A recent judgement of the Court of Justice considered liability for damage caused by defective products under Directive 85/37/EEC in Boston Scientific Medizintechnik GmbH v AOK Sachsen-Anhalt-Die Gesundheitskasse (C-503/13), Betriebskrankenkasse RWE (C-504/13). Whilst dealing with a medical device, the case concluded that the Directive must be interpreted as meaning that, where similar products belonging to the same group or forming part of the same production series, such as pacemakers, have a potential defect, the product may be classified as defective without any need to establish that the product has such a defect. Whilst one can not necessarily equate a vehicle to a medical device, the case law will no doubt expand in this area and should be watched for further developments.
Ireland is uniquely positioned to place itself at the forefront of autonomous vehicle testing. It offers a location where all the major providers, innovators and developers of the technology are based in a relatively small area. The technology has a lot to offer the State, from safety to employment benefits, reduced emissions and exchequer revenue.
As a country, we need to explore the role of automated vehicles. The last word is probably best left to the first trailblazer of automated vehicles; namely Michael Knight-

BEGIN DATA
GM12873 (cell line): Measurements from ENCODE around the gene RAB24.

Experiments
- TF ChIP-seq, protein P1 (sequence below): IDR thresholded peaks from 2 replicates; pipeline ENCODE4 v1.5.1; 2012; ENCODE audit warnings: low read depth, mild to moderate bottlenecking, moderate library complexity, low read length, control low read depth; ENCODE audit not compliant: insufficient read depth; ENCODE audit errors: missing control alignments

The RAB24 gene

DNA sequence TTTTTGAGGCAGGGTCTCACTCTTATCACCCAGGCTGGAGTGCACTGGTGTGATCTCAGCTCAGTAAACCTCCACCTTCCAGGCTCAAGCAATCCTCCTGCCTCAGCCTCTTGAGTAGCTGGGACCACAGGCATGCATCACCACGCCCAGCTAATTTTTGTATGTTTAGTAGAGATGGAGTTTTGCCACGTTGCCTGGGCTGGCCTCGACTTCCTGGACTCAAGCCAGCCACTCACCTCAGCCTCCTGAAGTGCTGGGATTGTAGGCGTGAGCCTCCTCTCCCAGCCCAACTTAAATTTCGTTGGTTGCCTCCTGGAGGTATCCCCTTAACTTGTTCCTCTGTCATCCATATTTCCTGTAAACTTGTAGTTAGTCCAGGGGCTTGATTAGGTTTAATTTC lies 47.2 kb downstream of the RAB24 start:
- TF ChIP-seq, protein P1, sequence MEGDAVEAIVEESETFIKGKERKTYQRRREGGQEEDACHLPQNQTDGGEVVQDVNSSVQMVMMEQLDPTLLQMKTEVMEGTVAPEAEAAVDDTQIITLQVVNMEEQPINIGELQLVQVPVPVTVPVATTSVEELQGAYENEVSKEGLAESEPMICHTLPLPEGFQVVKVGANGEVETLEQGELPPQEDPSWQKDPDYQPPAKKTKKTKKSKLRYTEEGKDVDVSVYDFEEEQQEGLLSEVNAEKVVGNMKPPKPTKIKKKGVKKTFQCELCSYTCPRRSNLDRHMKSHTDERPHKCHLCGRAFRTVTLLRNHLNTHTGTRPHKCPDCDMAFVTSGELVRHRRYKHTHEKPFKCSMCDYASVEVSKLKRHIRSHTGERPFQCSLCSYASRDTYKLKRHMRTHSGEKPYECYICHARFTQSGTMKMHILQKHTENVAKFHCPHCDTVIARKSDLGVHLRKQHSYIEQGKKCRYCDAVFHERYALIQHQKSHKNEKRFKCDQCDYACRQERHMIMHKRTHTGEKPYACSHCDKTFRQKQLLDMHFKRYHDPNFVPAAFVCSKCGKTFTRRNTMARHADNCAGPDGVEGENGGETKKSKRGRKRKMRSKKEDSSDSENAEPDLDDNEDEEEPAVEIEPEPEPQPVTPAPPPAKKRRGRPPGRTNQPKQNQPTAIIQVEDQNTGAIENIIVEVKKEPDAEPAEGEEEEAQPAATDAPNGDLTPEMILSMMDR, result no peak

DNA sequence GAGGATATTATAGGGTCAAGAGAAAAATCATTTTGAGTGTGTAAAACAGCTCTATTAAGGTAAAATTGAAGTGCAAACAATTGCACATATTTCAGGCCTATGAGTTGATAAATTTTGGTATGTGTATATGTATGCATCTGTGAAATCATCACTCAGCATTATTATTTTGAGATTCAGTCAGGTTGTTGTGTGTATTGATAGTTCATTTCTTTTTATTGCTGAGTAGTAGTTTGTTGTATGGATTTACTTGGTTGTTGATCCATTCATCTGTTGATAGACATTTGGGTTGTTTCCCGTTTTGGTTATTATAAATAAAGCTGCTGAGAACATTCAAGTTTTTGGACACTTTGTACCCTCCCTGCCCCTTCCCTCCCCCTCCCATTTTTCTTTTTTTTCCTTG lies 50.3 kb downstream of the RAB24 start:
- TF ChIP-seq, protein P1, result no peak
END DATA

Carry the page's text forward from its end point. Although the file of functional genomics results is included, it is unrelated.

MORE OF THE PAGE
Michael Knight: ‘Kitt, there’s no one inside here.’
Kitt: ‘Michael, that’s impossible. A car doesn’t drive by itself.’
Michael Knight: ‘Doesn’t it?’
Exclusive feature by:
Ben Mannering FCII
State Claims Agency
Ben Mannering is a solicitor/claims manager with the State Claims Agency, which manage, amongst other, bullying and harassment personal injury claims against the State.
The views in this article are personal and do not reflect the views of the National Treasury Management Agency.
The views expressed within this Thinkpiece are those of the authors and should not be interpreted as those of The Insurance Institute or its members. This article contains a general summary of developments and is not a complete or definitive statement of the law. Specific legal advice should be obtained where appropriate. The information in this article is correct at the time of publication.